Ethiopia is the tenth largest country in Africa by size, and the second most populous country in Africa after Nigeria. In 2013, Ethiopia’s GNI per capita was $470, much lower than the Sub-Saharan Africa average of $1,615. Poverty levels are high, and the Human Development Index (HDI) ranking was 173 out of 187 countries in 2012. Ethiopia also has one of the lowest financial access rates in Sub-Saharan Africa, where only 14 percent of adults have access to credit. However, Ethiopia is the fastest growing non-oil economy in Africa and has been active in promoting economic growth.
Having jumped from an inclusion rate of 27.4% in 2006 to 66.7% in 2013 in formal financial services, Kenya is a darling of the financial inclusion world. Mobile banking, especially Safaricom’s M-Pesa, is of notable importance to Kenyan’s access to financial services. But beyond mobile, a combination of partnerships, policy, products, and regulation[iii] have all been major contributors to Kenya’s success. Lessons learned from previous mistakes and an expansion of services have equated to systemic growth all while mitigating risk. To this end, the missing ingredient for inclusive growth appeared to be the availability of cash-in/cash-out access points to broad sections of the population.
FINclusionLab has recently added Peru to the list of countries for which centralized access is available to a database on financial services locations at a regional and sub-regional level. This noteworthy achievement makes Peru the first Latin American country to be incorporated into this financial inclusion platform.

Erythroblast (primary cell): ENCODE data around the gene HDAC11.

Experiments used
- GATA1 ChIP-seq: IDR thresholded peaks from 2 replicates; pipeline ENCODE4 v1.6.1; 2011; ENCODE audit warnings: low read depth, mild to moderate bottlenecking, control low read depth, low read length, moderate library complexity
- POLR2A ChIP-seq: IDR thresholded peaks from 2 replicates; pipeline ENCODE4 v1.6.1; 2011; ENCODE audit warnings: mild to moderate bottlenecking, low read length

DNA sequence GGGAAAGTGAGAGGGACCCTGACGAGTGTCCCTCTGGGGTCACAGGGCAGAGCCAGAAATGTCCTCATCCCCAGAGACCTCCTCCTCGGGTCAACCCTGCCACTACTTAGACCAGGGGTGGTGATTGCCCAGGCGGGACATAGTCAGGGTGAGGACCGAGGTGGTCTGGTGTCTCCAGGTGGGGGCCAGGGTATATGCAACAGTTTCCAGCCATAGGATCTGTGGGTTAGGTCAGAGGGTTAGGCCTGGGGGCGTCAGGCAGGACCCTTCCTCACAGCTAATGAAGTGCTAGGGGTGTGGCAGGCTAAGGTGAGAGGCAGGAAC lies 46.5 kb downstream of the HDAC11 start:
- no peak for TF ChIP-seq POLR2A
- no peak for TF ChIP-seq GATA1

Ghana has experienced strong economic growth over the past two decades, representing the fastest-growing economy in Sub-Saharan Africa in 2011. Now the country is classified as a middle income country by the International Monetary Fund (IMF). Yet, this economic boom has come with important challenges. About a quarter of the population still lives below the poverty line, firms lack access to affordable credit, and nearly half of Ghanaians either have no access to financial products or do not use them.
Tanzania, a country well-known for its extraordinary landscape and wildlife, receives thousands of tourists each year. They visit the country to see lions, elephants, and giraffes in their natural environment, climb to the summit of Mt. Kilimanjaro, and stretch out on the beaches of Zanzibar.
One of the pillars of the Philippine Development Plan 2011-2016 is the promotion of equitable access to financial services generating mass employment and reducing poverty
According to FinScope Survey data, some 72% of the adult Rwandan population was already using financial products and services through both the formal and informal sectors in 2012. This puts Rwanda at one of the highest levels of financial inclusion in East Africa and is remarkable when we consider that the 2008 FinScope Survey reported the percentage of excluded adults at 52% as opposed to 28% in 2012.
In recent years, we have seen a proliferation of data in the field of financial inclusion, in part generated through the advent of new technologies (mapping and georeferencing among them), and thanks to an infusion of crucial investments. Well-calibrated policy choices depend on such data, but the link between policy and information comes in the form of analysis that transforms data into applicable knowledge.
While mobile money has only recently begun to reshape the financial inclusion landscape in Senegal, a well-established microfinance sector, the largest in the West African Economic and Monetary Union (WAEMU) with 27% of WAEMU total deposits and 36% of WAEMU’s total gross loan portfolio remains key to increasing access to financial services for low income people.